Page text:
The rain doesn't want to let up. We've had over 3 inches in the last few days with more on the way. So, we're very restricted at the moment in terms of the streams that we can explore. It's a bummer, since this is THE time of year to find so many good insects. Moreover, the cloudy, drizzly weather makes photography very difficult. The photos today are not very good: I cranked the ISO up to 400 and used the flash, but that sacrifices detail. We take what we can get.
I decided to look at the Whippoorwill Branch of the Mechums. It's very small and tends to stay clear even in rainy weather. And I was very pleased to find this little stonefly: this is only the third one that I've seen. It's the Green stonefly, Haploperla brevis. (I've found it in this stream before.)
Beaty notes the "key" features as follows: "Genus Diagnosis: Nymphs - 7 mm...pronotum with sparse setae, longest and most numerous at anterior corners; long pronotal fringe hairs are at least 0.3-0.4 times the pronotal width; inner margin of hind wing pads subparallel to body axis; pronotum and tergites lightly setose...body light brown, nearly concolorous." "H. brevis -- fits genus description." ("The Plecoptera of North Carolina," p. 9) He adds, "Primarily found in gravel and riffle ares of small to medium streams." That's where I was looking. Tolerance value for this one is 1.4.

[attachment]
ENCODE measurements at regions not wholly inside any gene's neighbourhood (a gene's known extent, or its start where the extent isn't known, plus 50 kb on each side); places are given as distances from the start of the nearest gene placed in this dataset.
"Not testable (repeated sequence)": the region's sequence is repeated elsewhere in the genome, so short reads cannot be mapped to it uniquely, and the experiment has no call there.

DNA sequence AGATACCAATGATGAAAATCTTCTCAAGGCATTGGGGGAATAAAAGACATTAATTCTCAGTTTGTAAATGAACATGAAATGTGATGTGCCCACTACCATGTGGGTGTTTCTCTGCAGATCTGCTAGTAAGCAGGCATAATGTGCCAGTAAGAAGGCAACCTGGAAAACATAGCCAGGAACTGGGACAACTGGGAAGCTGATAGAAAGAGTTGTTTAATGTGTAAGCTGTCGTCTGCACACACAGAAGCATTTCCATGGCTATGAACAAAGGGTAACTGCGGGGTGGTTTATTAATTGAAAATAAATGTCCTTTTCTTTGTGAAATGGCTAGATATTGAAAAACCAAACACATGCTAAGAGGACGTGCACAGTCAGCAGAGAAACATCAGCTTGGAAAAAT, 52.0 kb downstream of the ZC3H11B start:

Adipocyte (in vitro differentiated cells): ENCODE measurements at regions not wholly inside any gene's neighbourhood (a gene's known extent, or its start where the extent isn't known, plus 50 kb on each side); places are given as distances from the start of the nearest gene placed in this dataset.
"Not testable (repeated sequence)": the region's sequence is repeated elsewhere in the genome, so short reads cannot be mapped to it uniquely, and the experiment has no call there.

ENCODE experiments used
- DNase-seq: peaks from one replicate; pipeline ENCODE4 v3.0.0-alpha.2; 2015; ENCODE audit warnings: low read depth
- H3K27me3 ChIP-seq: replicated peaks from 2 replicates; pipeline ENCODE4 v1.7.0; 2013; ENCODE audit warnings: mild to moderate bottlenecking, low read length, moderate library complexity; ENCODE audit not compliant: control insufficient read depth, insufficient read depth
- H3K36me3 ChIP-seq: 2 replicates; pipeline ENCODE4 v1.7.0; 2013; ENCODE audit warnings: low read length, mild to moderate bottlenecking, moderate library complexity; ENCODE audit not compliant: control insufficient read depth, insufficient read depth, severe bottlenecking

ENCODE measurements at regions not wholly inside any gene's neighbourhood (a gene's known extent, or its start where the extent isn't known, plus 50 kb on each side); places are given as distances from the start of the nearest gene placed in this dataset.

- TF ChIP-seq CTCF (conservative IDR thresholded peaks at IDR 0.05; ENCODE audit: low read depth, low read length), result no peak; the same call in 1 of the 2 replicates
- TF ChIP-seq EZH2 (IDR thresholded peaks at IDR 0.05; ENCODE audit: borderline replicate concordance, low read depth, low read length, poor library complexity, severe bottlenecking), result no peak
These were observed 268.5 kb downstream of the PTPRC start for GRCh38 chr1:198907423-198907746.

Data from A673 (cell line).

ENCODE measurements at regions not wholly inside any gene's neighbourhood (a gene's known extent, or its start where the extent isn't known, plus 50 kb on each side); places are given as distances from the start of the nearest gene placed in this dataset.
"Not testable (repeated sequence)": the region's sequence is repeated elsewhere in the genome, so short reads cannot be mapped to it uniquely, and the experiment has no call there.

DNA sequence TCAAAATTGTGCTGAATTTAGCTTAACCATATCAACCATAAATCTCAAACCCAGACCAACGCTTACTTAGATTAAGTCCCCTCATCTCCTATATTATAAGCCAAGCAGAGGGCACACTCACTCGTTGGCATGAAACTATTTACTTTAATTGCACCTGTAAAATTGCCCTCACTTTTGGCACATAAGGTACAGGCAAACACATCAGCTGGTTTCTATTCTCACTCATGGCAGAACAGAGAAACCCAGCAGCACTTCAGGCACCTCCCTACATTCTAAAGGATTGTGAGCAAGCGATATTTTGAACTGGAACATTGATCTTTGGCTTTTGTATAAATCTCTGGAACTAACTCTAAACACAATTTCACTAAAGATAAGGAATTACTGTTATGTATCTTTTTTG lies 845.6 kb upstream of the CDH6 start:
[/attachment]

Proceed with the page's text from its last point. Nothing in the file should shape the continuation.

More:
The nymph that I found this morning was very small, only 6 mm, but it's easy to see that, yes, the color is light brown, the entire nymph being much the same color. For more detail on diagnosis, we need microscope photos.
As you can see, the hind wingpads are subparallel, and in this shot you can see at least 1 seta on the pronotum with many more at the posterior corners.
For the long setae at the corners of the pronotum, we have two photos. You can judge for yourselves on the length of the longest of setae. I have no problem calling them 0.3 - 0.4 times the width of the pronotum.
I've wondered this morning about the species ID. Beaty describes another species -- fleeki -- that is tempting as well. "pronotum with antero- and posterolateral margins dark, contrasting with light brown almost diamond shaped interior; abdominal tergites with transverse banding along posterior margins slightly widening laterally." With our nymph, the prontoum has a dark margin, but it's around the entire pronotum save for medial interruptions on the front and back edges.
I saw a variety of insects today -- spiny crawlers, some rolled winged stoneflies, and lots of fingernet caddisfly larvae. And there were quite a few small minnow mayflies, which turned out to be Baetis pluto.
There are two features that give this one away. 1) On B. pluto nymphs, there is a pale area/line parallel to the eye, and 2) "tergum 5 [is] relatively pale, [while] segments 6 and 7 [are] almost completely dark." (Beaty, "The Ephemeroptera of North Carolina," p. 6)
May the sun come out soon and the streams drop and clear.
Note: According to Nature Serve Explorer, H. fleeki has only been found in North Carolina.